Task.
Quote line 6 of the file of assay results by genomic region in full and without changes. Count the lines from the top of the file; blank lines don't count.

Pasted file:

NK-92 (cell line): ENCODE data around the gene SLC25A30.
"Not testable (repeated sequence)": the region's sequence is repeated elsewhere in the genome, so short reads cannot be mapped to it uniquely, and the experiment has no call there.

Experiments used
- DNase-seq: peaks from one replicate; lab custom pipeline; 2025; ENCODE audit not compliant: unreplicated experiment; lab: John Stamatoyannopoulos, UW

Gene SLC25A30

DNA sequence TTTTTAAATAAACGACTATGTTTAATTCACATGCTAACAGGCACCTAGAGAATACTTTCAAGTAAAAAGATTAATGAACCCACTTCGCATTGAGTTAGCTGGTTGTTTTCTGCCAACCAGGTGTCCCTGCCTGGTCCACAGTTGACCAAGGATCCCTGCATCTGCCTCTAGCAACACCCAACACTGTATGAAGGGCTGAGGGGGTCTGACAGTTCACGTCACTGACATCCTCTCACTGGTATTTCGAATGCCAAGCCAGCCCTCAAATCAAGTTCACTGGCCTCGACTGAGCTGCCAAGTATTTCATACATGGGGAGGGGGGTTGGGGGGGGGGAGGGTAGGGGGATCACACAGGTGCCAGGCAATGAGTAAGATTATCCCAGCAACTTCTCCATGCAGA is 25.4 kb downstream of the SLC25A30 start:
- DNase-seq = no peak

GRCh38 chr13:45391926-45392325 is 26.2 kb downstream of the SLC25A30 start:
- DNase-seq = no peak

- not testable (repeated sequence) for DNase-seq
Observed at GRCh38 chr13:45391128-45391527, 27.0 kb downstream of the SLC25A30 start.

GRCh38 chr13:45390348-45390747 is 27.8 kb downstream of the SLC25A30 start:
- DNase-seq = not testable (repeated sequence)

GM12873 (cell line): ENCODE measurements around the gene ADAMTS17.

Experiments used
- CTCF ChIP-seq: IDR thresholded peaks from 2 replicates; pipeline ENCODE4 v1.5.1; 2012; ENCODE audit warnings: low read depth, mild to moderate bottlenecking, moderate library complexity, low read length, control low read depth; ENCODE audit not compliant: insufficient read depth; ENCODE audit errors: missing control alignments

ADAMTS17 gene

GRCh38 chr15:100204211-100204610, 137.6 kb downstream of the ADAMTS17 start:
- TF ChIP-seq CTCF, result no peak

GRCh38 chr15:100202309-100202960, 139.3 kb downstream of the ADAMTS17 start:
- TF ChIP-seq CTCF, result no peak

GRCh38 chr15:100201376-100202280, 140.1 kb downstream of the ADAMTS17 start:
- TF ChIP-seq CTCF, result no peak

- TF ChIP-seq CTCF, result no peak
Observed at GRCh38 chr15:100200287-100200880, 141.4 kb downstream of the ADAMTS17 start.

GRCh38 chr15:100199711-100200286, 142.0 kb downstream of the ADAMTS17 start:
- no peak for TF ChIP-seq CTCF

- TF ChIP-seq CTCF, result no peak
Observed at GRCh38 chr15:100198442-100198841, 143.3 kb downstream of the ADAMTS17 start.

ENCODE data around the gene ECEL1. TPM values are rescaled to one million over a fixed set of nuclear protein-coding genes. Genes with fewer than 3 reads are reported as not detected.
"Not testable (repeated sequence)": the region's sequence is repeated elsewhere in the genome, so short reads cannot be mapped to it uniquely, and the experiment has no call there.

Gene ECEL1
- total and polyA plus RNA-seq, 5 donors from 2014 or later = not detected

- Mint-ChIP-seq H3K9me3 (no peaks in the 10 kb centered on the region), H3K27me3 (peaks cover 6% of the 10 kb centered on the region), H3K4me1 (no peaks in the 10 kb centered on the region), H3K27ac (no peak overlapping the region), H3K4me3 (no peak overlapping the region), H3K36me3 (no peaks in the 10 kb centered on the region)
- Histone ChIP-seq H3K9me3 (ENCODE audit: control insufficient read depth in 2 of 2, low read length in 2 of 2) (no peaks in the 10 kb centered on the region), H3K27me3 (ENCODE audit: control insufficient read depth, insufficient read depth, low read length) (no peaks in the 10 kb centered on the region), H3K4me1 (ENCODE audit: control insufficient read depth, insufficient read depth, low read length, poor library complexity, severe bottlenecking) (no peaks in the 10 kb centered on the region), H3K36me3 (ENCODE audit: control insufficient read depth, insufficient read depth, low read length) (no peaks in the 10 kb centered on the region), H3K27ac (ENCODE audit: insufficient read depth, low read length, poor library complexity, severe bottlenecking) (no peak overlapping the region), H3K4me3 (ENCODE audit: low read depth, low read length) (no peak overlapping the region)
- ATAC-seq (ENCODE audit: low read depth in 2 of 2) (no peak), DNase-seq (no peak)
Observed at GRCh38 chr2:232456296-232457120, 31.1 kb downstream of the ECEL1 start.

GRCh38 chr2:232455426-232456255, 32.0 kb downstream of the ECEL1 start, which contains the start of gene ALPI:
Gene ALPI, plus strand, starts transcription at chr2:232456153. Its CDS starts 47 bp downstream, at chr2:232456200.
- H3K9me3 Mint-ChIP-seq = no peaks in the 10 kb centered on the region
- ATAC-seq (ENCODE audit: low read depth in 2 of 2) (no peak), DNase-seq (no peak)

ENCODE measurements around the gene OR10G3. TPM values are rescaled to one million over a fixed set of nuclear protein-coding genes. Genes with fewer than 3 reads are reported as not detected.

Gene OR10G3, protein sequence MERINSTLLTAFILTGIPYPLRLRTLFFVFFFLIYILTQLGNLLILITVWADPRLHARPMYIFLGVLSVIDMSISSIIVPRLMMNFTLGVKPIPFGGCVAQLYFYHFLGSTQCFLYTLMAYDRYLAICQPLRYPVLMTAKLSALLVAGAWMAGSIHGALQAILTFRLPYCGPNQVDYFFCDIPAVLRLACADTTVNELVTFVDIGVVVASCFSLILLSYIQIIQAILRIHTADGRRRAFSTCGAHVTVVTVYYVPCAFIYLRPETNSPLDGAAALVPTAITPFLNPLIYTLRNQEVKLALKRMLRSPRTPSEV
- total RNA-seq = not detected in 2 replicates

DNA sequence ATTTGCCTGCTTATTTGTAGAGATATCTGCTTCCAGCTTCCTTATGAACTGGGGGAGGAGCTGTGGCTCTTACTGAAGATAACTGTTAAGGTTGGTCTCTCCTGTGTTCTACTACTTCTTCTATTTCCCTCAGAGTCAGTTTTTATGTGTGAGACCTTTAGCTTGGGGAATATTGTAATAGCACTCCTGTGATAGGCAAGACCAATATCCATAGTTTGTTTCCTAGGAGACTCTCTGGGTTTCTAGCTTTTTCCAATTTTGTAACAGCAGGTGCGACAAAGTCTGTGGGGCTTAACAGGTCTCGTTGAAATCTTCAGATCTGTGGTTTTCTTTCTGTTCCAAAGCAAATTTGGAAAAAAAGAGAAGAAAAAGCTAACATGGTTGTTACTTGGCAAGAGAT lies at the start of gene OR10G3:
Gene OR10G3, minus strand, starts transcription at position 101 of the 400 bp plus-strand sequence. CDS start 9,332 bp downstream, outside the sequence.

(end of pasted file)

DNA sequence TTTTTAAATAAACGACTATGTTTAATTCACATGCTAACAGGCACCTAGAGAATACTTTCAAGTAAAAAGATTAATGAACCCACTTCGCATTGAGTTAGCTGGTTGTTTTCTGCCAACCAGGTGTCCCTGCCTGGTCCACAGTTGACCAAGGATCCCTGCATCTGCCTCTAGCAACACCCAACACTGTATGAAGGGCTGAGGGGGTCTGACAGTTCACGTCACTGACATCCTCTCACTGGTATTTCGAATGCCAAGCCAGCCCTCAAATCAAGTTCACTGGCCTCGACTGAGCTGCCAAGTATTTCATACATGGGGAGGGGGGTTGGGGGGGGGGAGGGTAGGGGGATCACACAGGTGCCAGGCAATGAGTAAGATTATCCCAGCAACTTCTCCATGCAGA is 25.4 kb downstream of the SLC25A30 start: